Michael Chang

International Tennis Hall of Fame Induction Address

delivered 12 July 2008, Newport, Rhode Island

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[AUTHENTICITY CERTIFIED: Text version below transcribed directly from audio]

These glasses might come on after that -- after that speech, in a little while. Man, where did you learn to speak like that? [to brother Carl who introduced him] Tough act to follow. Thank you, Carl.

First of all, I want to thank the International Tennis Hall of Fame for this incredible honor. I realize that the list of inductees is very small, and to be included with such champions, both on and off the court of the sport of tennis, is truly special. This is a day I will remember for the rest of my life with much pride and fondness. Thank you so very much.

It makes it even more special to share it with many of my closest friends and family today as well -- people like Tom Ross and Kelly Wolf of Octagon, and Dianne Hayes of Reebok have played such a key role in my career and I'm honored that they would come just to be here today for the induction.

My friends and family from Seattle and California -- thank you as well for being such an important and encouraging part of my life, and it means so much that you are here today too.

As I reflect upon my career, the words dedication, perseverance, hard work, sacrifice, faith, unity, and love come to mind; and you would think that I'm referring to myself through all these years, but in actuality I am not. You see, for any champion to succeed, he must have a team -- a very incredible, special team; people that he can depend on, count on, and rely upon through everything -- the highs and lows, the wins and losses, the victories and failures, and even the joys and heartaches that happen both on and off the court.

And no one knows that better than my Mom, Dad, Carl, and Dianna. For us, tennis has never been about the winning and losing. The Lord Jesus taught us that very early on in my career. Sure, it's always nice to win. But from the beginning, the way, way beginning, when Pete Sampras and I were eight years old and we were competing, it's always been about unity, about love, closeness, and about spending time together doing things that we always enjoy to do. Sometimes it was fishing. Sometimes it was soccer. And a lot of time[s] it was sharing a meal and talking. But most often it was tennis.

And the same rings true today, even now as I am retired: the goal, unity, sacrifice, and care for one another, faith and reliance upon the Lord, and a love that constantly encourages and lifts one another up. And that has stayed with me throughout my entire life and career. And to my family: I say, thank you for loving me that way and for giving me every opportunity to excel in a talent that God has given to me.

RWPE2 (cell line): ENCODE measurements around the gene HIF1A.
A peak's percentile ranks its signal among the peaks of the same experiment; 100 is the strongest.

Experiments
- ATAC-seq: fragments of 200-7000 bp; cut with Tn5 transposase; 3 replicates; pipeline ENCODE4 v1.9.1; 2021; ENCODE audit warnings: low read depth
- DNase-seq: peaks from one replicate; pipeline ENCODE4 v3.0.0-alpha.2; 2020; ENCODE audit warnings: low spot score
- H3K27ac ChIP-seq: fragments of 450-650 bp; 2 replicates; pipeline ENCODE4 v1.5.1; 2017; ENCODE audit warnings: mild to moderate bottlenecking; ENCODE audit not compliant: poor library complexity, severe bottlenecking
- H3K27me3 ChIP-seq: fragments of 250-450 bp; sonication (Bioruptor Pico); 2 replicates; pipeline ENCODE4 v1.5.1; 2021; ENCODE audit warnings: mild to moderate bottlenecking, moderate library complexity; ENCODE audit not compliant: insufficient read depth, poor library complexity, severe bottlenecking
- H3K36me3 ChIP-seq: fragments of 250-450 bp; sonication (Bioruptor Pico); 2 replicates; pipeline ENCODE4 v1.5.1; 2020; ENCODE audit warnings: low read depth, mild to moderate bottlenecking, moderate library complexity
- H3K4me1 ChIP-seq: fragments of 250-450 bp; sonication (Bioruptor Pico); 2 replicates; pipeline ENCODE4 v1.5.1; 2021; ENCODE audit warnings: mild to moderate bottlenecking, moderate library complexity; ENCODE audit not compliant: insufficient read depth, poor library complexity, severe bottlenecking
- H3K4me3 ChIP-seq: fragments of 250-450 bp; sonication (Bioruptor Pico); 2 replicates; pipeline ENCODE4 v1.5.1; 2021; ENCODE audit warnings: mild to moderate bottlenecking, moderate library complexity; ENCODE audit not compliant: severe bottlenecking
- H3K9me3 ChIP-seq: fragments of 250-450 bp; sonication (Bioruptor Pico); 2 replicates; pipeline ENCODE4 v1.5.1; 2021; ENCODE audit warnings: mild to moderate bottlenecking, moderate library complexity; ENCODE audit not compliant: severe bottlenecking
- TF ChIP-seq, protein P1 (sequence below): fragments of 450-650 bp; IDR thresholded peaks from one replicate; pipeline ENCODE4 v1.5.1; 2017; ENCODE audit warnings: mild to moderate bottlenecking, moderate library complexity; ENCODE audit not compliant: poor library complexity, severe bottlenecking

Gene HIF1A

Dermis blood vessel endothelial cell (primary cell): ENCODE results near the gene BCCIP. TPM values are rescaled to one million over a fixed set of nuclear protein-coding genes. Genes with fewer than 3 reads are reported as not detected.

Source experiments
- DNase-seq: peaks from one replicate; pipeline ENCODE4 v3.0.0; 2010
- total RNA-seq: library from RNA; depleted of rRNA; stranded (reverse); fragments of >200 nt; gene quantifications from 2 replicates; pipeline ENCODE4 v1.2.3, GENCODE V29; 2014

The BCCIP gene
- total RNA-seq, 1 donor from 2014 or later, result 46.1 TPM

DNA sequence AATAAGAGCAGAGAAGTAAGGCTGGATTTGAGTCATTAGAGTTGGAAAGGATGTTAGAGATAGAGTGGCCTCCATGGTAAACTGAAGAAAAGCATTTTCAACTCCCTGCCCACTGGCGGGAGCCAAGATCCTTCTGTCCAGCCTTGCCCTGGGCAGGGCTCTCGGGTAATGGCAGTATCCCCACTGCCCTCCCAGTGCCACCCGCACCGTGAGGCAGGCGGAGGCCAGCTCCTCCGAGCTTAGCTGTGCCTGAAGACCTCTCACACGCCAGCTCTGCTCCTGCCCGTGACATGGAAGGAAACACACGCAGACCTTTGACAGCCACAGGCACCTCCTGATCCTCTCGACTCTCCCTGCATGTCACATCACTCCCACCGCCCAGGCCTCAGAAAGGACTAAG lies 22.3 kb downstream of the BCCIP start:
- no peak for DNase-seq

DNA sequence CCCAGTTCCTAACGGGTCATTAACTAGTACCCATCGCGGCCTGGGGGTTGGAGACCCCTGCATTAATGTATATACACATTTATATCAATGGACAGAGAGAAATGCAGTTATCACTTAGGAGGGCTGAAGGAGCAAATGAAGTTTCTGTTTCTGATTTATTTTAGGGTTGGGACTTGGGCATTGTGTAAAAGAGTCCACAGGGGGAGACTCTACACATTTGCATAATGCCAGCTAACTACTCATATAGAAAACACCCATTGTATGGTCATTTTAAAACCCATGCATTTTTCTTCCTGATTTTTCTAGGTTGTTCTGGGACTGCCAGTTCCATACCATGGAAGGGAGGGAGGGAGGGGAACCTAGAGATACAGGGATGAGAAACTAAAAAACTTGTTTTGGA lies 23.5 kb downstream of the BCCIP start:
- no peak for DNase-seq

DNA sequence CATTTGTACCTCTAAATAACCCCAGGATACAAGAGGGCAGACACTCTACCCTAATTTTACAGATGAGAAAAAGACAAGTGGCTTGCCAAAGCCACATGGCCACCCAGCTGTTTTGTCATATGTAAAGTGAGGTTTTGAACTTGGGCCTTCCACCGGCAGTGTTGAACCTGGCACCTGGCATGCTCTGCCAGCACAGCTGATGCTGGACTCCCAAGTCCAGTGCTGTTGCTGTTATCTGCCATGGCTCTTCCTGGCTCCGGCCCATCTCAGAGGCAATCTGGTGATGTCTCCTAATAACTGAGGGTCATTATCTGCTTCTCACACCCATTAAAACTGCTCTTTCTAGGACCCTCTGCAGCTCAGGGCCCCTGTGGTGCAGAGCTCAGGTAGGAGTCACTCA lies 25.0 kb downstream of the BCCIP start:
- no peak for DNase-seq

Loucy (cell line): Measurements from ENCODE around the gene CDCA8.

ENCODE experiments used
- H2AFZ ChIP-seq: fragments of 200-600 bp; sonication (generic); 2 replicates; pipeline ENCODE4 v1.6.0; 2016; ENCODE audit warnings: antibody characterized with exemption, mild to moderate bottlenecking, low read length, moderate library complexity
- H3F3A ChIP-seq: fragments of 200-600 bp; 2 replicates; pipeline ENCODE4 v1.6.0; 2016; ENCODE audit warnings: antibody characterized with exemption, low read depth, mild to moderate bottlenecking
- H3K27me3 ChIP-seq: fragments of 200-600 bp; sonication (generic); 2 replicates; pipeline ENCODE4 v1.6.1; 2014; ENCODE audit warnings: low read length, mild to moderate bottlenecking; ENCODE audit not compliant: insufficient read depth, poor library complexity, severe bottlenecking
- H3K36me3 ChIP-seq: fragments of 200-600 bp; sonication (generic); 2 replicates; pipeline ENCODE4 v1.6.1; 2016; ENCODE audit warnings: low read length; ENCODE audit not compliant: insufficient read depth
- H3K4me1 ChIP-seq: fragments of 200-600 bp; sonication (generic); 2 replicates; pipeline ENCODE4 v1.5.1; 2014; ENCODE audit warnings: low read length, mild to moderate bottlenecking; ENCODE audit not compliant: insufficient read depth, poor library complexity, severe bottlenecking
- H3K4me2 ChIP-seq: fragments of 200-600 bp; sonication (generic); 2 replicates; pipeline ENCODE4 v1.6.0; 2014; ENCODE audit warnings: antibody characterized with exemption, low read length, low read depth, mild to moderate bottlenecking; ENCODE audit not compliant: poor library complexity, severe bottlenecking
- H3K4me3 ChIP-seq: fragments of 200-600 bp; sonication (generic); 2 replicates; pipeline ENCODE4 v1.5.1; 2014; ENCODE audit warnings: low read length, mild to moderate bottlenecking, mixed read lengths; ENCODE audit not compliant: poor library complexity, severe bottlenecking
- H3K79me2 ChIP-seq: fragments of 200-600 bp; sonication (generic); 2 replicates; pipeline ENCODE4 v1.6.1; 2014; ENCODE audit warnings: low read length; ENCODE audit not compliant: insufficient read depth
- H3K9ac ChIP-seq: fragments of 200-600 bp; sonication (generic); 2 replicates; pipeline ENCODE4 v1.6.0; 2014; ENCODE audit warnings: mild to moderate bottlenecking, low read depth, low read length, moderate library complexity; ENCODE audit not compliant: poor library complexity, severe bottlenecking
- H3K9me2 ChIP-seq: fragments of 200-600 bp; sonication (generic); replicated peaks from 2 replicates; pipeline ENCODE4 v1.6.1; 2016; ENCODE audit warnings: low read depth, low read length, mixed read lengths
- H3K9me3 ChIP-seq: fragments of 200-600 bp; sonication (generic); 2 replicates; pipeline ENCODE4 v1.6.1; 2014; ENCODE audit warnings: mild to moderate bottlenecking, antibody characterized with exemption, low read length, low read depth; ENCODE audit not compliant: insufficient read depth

In my mind, with a team like you and the Lord’s blessings, who wouldn’t succeed? My job on the court was easy compared to yours. I can say that now, as I have since gotten a taste of what it's like to coach last year. Now, of course Carl, who has coached me for 12 years would say, “Yeah, right, you think you know what it means to coach, but you really don’t know what a pain in the butt you can be sometimes” -- which I must say is true.

Now you can imagine that with that kind of love, there was no pressure to come off the court after losing a tough match, or having a bad day. And if there was, it wasn’t coming from my family. When you get to playing at the top, pressures are coming from everywhere and the last thing you ever want to worry about is whether or not you'll still be loved or accepted by those dearest to you. I never had that kind of burden, and I hope the future generations of young tennis players around the world never have to carry that kind of burden either.

But with that kind of love, comfort, and support from my family, it's easy to reach for the stars and to dream big dreams because the fear of failure rarely enters your mind. In fact, your only thoughts are giving your very best and striving to accomplish what no one thinks you can accomplish. But if you do come up short sometimes, as we all do -- shoot, I was number -- I was one point away from becoming number one in the world -- hear these wise words from my mom when I was just 17 years old. She said, “As long as you've tried your best, as long as you've given your 100%, that's all people can ask of you; that's all the Lord desires of you, and that's all that you can ever ask of yourself. If you do that, you should walk off the court, win or lose, with your head held high, knowing that you gave your very best. So, to Mommy, Bobba, Carl, and Dee Dee, thank you for always giving me your very best, and, of course, to this family. You are and will always be in my hall of fame, right here in my heart. I'm so incredibly blessed to have you as my loving family.

And lastly, as I have shared many times before, I want to give thanks and praise to the Lord, Jesus Christ. I know and realize that without Him, I am nothing, so I give Him all the glory and praise for all my accomplishments and for teaching me how to love and to live life to the very fullest. Thank you, dear Lord.

In closing, I want to thank the International Tennis Hall of Fame again for this tremendous honor; and also a special thank you to many of my fans and supporters throughout the world for always encouraging me throughout my career through your cheers, your words, and your letters.

Thank you for allowing me to celebrate this tennis career in such an extraordinary and very, very special way. It is truly an incredible honor.

Thank you very much.


Book/CDs by Michael E. Eidenmuller, Published by McGraw-Hill (2008)

See Also: The Chang Family Foundation

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American Rhetoric.
HTML transcription by Michael E. Eidenmuller.